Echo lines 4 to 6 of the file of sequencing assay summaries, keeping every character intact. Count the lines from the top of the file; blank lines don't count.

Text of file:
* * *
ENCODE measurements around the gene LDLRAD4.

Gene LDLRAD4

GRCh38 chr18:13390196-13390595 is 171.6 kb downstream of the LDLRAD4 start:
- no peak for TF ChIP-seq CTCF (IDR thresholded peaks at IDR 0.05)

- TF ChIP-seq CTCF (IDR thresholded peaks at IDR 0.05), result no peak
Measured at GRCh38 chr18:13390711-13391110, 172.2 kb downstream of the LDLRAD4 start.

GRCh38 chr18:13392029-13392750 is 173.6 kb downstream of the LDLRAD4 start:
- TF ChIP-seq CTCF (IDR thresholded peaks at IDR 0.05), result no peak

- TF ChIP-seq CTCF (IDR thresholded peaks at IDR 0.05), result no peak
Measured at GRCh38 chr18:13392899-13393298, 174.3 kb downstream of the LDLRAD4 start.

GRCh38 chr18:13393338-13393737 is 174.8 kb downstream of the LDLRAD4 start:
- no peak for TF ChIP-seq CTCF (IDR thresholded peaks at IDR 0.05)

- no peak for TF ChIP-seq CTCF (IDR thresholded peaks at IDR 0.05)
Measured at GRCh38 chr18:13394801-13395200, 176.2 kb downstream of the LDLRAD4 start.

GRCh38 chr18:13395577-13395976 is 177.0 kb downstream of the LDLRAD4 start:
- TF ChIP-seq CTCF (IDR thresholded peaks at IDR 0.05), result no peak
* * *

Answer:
- no peak for TF ChIP-seq CTCF (IDR thresholded peaks at IDR 0.05)

- TF ChIP-seq CTCF (IDR thresholded peaks at IDR 0.05), result no peak
Measured at GRCh38 chr18:13390711-13391110, 172.2 kb downstream of the LDLRAD4 start.